McConnell faces both a Republican primary opponent and a strong Democrat in the general election, and there is an 8.2 percent jobless rate. Look to him when Obama mentions unemployment.
President Barack Obama will go before Congress Tuesday night to deliver the State of the Union address as both parties are gearing up for a bruising midterm election campaign.
Obama’s speech, which comes nine months before his second and final midterm election cycle as president, will provide fodder for his congressional supporters, opponents and those in between — vulnerable members, especially Senate Democrats who must separate themselves from the president to save their own seats.
Reactions from these members — spoken and unspoken — during Obama’s speech will likely prove instructive for the months ahead, November and beyond.
For Democrats in tough races, the president’s policy focus and performance this year could have an outsized role in whether they return to Capitol Hill. And for those Democrats running in red states, this speech can provide an opportunity to put distance between themselves and the president. As for the less common Republican incumbents in challenging races, Obama’s address could provide more opportunities to tie their opponents to an unpopular president.
Republicans appear to have a locked grip on the House majority, though Democrats hope to cut into the GOP’s 17-seat advantage in the 2014 elections. In the Senate, Democrats are clinging to a five-seat majority on a playing field that gives Republicans an advantage.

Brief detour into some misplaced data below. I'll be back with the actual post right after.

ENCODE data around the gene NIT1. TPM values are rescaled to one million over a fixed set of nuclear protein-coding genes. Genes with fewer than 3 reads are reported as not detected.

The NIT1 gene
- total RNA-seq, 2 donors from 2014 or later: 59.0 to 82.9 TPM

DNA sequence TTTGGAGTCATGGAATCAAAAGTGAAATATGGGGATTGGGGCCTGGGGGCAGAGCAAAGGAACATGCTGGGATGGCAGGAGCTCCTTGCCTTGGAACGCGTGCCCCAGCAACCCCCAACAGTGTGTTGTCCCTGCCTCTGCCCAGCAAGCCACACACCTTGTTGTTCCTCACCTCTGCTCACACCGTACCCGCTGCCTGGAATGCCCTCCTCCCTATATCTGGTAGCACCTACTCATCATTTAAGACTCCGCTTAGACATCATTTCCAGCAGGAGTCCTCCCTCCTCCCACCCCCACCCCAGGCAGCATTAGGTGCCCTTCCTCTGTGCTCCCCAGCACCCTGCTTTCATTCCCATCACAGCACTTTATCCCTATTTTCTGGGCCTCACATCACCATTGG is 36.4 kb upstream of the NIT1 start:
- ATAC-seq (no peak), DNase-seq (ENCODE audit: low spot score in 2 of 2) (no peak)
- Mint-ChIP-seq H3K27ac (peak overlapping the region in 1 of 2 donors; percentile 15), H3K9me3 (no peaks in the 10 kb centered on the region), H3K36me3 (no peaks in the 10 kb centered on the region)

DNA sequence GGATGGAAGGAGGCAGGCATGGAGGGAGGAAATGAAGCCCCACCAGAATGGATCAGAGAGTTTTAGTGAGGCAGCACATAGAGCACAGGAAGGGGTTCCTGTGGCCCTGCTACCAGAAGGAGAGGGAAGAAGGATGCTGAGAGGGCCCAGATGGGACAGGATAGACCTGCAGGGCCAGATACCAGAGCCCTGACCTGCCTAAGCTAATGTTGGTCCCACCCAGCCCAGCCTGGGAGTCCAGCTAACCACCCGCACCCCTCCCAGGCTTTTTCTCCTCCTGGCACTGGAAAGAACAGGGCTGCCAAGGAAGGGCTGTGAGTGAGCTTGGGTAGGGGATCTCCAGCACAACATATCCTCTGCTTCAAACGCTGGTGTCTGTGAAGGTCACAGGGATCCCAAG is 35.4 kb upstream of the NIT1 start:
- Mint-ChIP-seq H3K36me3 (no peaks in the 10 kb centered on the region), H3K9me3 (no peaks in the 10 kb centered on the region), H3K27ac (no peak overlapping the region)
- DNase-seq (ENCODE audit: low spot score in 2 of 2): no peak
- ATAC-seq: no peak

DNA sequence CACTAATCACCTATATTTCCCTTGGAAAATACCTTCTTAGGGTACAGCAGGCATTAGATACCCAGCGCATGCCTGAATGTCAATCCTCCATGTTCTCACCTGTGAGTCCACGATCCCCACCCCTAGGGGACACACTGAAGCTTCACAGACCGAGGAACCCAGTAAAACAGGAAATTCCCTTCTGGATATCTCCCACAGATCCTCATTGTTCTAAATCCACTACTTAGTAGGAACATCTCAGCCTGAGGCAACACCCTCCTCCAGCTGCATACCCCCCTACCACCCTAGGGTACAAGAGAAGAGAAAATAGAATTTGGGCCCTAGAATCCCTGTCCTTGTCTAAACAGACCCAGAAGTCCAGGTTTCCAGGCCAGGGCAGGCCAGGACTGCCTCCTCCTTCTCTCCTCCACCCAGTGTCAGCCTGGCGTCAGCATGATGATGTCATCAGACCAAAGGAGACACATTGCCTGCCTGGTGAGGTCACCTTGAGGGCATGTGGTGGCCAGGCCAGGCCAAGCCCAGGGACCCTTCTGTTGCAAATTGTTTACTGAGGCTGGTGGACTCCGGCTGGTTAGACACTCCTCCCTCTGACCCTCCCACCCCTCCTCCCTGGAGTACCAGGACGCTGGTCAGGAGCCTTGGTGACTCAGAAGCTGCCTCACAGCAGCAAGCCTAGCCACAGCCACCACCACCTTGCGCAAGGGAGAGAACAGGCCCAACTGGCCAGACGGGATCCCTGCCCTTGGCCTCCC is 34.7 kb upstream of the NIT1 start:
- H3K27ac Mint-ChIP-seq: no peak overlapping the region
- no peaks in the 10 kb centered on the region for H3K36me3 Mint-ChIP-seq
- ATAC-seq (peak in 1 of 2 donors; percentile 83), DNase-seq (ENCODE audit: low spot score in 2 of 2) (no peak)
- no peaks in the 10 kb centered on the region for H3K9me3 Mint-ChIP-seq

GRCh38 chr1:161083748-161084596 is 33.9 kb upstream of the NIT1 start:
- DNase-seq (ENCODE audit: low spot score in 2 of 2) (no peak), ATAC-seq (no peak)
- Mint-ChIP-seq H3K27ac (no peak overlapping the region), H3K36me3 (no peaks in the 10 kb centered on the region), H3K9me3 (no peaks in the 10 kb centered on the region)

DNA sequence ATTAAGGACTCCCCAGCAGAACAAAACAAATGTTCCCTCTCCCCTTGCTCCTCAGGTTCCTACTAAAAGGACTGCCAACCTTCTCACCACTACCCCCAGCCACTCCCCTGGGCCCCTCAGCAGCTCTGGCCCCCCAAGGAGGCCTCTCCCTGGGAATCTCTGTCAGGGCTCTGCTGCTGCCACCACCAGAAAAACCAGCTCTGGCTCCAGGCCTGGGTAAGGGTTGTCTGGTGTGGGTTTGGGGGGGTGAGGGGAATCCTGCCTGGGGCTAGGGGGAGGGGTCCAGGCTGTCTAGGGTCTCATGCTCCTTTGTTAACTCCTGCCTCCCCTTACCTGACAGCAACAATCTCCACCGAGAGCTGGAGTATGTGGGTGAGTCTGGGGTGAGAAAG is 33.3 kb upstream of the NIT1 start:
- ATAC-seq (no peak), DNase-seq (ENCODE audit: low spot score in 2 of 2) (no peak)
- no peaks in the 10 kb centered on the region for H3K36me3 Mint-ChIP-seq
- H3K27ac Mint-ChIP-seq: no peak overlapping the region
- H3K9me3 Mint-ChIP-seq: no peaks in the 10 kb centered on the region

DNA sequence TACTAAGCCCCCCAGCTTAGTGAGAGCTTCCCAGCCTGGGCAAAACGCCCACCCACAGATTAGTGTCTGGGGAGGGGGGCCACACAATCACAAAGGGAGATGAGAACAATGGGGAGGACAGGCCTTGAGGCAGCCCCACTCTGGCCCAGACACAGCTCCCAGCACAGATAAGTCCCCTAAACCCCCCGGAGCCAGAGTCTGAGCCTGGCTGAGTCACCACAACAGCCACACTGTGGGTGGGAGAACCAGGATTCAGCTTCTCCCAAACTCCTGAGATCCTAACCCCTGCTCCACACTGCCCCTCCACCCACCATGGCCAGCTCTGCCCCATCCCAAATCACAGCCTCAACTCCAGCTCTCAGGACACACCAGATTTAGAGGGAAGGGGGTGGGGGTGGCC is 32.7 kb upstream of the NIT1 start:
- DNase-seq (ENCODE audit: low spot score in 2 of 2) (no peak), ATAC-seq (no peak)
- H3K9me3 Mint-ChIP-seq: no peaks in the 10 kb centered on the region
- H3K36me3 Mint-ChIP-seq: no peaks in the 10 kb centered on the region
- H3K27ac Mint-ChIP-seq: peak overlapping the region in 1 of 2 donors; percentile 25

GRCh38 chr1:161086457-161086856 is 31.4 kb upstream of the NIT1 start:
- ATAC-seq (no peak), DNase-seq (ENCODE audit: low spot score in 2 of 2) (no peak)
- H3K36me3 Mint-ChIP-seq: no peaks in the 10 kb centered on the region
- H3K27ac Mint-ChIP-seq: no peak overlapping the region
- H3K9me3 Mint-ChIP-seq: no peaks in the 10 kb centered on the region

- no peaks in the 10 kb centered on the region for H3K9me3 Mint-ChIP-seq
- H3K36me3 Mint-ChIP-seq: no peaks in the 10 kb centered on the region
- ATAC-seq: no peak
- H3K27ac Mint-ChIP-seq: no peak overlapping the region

With that, here are Roll Call’s predictions for the top issues in the speech that will influence the races in 2014 — and which faces you should watch during the address.
Income Inequality, Unemployment Insurance and Minimum Wage
Top Democrats in both chambers have said they want to focus on income inequality as a policy and campaign issue in 2014. Democrats are banking on this message to help persuade swing voters and excite the party’s base — and the president is expected to make his strongest case yet Tuesday night.
Earlier this month, Senate Republicans filibustered a bill that would have extended lapsed jobless benefits to millions of Americans. But in North Carolina, Arkansas and Louisiana — home to three of this cycle’s most competitive Senate races — the unemployment rates are 7.4 percent, 7.5 percent and 6.3 percent, respectively. Sen. Kay Hagan, D-N.C., fits the bill of a member who would benefit from a focus on jobless benefits or minimum wage increase, as opposed to the unpopular-for-now health care law.
In Kentucky, where Senate Minority Leader Mitch McConnell faces both a Republican primary opponent and a strong Democrat in the general election, there is an 8.2 percent jobless rate. Plus, earlier this month, Obama announced that Southeastern Kentucky would be one of five targeted regions to launch the administration’s “Promise Zone” program, which seeks to spur economic growth in high-poverty areas.
Vice President Joe Biden waits to conduct a mock swearing-in ceremony with Sen. Brian Schatz, D-Hawaii, in the Capitol's Old Senate Chamber, December 2, 2014. Schatz was sworn in to serve the remainder of his term since he was appointed to the seat after Sen. Daniel Inouye, D-Hawaii, passed away.